Private student loans not discharged; no evidence of undue hardship in Houston bankruptcy case.

Posted on Mar 23, 2015

In this adversary proceeding from bankruptcy court in Houston, a debtor tried to discharge her private student loans. She had taken them out in 2004, consolidated them in 2006, and then filed bankruptcy in 2008. Meanwhile in 2005, the law changed so that private student loans were no longer dischargeable in bankruptcy. The debtor argued that since the loans were originally incurred in 2004, they should be discharged in the bankruptcy case without proving "undue hardship."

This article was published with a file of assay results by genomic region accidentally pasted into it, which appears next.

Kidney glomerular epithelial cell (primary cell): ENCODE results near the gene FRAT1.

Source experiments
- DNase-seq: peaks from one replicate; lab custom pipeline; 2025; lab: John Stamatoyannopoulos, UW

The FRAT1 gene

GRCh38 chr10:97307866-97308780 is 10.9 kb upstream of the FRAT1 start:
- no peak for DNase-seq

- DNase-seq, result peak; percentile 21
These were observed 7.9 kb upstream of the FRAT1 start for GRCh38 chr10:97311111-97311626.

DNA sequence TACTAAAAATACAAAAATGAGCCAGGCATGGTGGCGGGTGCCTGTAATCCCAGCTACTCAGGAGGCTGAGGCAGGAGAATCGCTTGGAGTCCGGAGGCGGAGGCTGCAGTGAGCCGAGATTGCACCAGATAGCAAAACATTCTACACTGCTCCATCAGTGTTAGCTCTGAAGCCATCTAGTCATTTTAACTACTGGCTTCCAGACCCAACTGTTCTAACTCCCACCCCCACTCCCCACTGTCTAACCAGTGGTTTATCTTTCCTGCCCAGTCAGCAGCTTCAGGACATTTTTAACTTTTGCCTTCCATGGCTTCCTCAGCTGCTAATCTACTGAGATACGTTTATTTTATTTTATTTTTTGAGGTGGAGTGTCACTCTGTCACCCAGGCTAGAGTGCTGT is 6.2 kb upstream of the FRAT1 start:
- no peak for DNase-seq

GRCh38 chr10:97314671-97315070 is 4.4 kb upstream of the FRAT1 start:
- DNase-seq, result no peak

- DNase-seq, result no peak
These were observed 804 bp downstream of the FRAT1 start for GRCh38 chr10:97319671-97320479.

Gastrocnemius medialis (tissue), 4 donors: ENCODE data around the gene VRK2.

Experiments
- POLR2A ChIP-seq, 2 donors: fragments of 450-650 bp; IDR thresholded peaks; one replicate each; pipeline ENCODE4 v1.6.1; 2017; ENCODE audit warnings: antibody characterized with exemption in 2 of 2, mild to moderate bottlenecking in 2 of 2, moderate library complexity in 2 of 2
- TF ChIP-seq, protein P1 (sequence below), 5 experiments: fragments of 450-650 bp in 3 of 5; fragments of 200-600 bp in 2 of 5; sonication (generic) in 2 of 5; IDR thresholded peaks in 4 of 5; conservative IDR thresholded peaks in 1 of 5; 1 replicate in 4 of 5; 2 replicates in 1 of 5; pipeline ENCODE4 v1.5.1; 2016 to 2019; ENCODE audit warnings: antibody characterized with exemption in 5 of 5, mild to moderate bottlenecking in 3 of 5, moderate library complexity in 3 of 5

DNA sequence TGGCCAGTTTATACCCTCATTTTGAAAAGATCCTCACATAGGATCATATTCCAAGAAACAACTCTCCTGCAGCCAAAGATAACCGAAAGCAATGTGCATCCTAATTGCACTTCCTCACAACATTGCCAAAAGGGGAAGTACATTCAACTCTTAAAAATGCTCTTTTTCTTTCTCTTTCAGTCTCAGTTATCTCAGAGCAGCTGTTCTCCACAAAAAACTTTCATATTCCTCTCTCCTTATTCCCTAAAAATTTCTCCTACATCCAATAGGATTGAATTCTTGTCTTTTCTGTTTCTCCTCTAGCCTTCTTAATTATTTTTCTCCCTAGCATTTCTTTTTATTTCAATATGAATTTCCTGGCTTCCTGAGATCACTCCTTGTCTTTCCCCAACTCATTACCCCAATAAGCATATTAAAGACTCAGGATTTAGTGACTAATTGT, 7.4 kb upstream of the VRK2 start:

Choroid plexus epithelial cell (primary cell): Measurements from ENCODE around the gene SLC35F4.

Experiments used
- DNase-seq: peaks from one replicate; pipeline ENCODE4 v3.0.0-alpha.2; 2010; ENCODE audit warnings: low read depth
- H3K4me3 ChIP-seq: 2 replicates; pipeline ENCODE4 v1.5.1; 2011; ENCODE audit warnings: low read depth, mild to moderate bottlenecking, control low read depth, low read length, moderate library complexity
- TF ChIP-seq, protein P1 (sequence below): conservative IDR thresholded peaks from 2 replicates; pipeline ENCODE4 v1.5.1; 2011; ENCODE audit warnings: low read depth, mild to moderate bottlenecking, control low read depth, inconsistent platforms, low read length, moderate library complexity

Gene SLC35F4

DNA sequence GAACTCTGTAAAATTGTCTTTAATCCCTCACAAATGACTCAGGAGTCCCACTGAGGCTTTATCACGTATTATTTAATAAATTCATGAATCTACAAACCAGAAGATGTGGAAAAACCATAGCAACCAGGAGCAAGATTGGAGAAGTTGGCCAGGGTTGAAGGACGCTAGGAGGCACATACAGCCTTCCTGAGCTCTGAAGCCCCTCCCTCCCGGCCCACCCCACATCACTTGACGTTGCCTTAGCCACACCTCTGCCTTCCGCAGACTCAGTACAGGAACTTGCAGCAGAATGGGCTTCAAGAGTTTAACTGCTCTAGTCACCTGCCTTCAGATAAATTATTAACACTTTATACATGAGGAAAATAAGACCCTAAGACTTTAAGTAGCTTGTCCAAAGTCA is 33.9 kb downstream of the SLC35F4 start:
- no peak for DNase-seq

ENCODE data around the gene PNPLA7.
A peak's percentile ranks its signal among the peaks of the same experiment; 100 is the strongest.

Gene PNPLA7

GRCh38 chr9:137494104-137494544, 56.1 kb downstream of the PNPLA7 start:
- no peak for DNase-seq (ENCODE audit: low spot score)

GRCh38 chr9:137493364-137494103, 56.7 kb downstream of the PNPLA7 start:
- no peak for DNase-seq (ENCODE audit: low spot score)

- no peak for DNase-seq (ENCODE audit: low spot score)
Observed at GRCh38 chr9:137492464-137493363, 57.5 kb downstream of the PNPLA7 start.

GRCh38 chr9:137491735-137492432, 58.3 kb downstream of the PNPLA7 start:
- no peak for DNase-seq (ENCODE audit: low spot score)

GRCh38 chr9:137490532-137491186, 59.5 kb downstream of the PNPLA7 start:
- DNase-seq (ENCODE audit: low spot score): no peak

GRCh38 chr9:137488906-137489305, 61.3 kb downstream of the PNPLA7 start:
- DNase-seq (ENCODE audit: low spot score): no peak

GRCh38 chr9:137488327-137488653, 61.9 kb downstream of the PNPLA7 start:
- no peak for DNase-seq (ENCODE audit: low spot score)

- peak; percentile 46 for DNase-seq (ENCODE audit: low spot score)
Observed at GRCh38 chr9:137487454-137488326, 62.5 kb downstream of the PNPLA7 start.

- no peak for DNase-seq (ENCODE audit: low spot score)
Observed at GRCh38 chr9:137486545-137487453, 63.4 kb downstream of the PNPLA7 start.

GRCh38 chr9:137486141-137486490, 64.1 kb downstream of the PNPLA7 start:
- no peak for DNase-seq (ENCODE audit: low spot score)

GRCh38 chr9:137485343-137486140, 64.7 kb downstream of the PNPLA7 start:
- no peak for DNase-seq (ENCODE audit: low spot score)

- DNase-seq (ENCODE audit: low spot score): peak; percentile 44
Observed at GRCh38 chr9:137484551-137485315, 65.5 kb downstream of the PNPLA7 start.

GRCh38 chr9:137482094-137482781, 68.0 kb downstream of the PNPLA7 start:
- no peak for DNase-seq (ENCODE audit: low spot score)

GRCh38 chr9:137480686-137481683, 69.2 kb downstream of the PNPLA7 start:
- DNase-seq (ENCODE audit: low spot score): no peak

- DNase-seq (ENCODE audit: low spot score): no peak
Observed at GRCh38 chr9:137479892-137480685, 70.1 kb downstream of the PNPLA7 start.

The court ruled against the debtor. The court, U.S. Bankruptcy Judge Letitia Paul presiding, found that since the bankruptcy was filed in 2008, the law at that time governed whether or not the student loans could be discharged. No evidence was submitted by the plaintiff, a dental hygienist, that she could not afford to repay the loans or that repaying them would be an "undue hardship." Judgment for the defendant Educap, Inc.

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